Dramatic Irony In Hamlet

In Act 1 and 2, what are some examples of dramatic irony in Hamlet?

One example is in act 2, scene 2, with Polonius believing Hamlet has gone mad as a result of unrequited love. The audience knows it not to be true, because, earlier in the play, Hamlet decided to pretend to be crazy, in order to investigate the role Claudius may have had in King Hamlet's death. 


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In act 2, scene 2, Polonius reveals his belief that the cause of Hamlet's madness is that Hamlet is in love with Ophelia. Polonius previously told Ophelia (his daughter) to break things off with Hamlet, and Polonius now tells Claudius and Gertrude that this is likely what precipitated Hamlet's mental illness. They plan to allow Ophelia to speak with Hamlet and observe their interaction, and Polonius says,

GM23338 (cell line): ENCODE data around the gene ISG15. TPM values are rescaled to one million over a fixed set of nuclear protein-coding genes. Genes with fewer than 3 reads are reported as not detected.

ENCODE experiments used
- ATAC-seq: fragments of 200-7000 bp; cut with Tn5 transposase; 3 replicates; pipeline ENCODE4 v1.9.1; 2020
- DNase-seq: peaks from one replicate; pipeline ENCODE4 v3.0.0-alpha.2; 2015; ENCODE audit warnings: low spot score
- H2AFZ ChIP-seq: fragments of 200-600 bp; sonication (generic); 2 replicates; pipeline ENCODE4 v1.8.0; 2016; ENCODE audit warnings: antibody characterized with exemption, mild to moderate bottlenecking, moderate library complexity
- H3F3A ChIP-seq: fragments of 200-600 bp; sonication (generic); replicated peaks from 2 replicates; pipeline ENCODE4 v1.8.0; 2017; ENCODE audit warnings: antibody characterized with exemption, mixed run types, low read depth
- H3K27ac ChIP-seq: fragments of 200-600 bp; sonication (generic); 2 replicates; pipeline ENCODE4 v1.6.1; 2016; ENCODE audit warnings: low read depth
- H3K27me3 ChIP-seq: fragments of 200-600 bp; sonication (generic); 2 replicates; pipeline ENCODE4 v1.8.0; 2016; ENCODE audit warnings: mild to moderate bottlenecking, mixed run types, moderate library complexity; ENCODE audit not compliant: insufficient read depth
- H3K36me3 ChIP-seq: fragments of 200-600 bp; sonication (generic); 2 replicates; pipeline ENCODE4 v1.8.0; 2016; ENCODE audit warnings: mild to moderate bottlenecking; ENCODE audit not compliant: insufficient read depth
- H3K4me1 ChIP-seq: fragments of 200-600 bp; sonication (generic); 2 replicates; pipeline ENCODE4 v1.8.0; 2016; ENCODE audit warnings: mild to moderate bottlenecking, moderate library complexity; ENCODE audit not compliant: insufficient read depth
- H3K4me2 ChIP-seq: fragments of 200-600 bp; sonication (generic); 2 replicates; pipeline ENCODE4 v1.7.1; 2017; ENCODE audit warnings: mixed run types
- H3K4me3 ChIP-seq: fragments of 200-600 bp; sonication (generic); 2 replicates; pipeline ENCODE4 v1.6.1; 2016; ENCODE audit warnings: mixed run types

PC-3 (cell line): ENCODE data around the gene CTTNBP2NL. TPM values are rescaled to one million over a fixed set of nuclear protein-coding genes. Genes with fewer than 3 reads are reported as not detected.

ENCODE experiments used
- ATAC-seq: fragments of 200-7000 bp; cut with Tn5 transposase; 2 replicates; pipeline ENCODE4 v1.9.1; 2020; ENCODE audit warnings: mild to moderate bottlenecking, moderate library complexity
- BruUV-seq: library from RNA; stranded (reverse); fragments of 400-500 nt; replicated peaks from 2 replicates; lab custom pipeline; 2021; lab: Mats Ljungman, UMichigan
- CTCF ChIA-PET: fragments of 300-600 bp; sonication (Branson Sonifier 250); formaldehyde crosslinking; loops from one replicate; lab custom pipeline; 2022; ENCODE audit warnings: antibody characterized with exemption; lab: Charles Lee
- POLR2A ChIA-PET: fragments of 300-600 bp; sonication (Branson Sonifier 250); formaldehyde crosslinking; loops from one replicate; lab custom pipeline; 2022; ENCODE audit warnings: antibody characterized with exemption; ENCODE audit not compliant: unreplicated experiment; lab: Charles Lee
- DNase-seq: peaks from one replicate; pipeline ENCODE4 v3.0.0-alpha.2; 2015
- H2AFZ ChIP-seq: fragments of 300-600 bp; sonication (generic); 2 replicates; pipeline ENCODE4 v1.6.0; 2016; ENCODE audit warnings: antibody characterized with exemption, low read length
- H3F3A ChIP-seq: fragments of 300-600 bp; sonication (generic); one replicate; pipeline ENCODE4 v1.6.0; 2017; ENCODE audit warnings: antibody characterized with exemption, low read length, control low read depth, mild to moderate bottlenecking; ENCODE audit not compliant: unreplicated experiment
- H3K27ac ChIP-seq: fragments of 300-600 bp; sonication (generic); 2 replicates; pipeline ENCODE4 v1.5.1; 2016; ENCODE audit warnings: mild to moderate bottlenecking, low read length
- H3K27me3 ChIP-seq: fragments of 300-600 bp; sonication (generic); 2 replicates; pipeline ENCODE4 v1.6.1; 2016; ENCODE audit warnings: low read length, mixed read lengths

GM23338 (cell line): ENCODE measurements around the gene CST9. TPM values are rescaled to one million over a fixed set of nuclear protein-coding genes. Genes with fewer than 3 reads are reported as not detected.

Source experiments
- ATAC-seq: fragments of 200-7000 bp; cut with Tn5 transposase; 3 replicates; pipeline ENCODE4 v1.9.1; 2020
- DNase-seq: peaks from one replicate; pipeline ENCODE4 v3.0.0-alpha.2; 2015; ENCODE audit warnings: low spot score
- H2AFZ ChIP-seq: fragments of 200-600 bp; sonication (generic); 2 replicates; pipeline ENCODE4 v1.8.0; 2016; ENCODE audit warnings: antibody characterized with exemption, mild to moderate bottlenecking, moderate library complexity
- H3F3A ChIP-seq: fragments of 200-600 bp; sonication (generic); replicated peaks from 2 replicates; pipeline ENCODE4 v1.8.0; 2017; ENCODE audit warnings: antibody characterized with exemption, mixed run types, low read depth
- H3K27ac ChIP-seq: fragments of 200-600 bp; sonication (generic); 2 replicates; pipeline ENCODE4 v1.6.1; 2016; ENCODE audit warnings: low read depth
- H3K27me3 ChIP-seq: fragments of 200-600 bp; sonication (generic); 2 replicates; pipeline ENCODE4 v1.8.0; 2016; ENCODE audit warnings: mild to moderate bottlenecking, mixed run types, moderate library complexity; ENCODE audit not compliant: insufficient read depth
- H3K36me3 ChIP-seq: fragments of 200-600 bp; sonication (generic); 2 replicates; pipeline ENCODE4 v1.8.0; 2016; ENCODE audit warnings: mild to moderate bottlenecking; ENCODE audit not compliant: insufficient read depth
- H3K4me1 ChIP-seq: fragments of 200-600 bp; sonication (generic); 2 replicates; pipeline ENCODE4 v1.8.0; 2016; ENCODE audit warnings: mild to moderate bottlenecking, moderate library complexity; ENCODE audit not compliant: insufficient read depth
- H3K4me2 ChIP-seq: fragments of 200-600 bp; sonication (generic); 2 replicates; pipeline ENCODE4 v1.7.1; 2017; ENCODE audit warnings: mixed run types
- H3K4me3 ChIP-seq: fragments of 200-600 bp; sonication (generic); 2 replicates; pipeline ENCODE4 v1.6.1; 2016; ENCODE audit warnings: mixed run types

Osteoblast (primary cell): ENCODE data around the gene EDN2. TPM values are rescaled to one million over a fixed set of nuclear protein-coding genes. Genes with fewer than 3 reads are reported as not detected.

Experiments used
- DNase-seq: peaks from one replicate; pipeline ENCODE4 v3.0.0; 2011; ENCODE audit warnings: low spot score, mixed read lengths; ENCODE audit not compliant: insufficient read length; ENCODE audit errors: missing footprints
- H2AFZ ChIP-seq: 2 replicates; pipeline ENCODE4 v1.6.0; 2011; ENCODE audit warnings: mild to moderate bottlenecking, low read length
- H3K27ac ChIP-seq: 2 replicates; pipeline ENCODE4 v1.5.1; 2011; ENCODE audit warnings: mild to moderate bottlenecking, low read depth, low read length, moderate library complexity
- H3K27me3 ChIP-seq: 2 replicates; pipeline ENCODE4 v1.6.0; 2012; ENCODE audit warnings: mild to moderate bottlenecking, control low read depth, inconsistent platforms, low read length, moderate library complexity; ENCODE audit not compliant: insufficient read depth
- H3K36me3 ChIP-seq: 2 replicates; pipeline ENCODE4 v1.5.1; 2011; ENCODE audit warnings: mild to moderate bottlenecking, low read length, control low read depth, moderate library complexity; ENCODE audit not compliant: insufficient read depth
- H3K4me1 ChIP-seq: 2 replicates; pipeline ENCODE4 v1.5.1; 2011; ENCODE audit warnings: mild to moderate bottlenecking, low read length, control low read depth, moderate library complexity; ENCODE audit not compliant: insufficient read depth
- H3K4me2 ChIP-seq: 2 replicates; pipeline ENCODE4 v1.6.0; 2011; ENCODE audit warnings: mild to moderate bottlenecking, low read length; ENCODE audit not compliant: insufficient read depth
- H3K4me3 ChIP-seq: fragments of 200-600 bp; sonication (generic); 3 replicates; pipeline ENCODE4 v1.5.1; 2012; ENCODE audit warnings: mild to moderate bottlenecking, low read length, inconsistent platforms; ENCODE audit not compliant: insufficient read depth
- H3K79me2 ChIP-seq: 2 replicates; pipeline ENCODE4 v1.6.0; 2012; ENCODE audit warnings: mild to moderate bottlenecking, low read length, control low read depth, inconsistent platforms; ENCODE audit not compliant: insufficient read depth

If he love her not
And be not from his reason fall'n thereon,
Let me be no assistant for a state
But keep a farm and carters (2.2.165–168).

In other words, Polonius stakes his profession on his certainty that Hamlet has lost his reason as a result of his unrequited love. Of course, we know that this is not true. Hamlet is not actually mad (at least according to Hamlet himself) but has resolved to act as though he is in order to investigate Claudius's involvement in King Hamlet's death. Therefore, the audience knows a great deal more, here, than Polonius and the royal couple.

Later, in act 3, scene...

(The entire section contains 4 answers and 890 words.)

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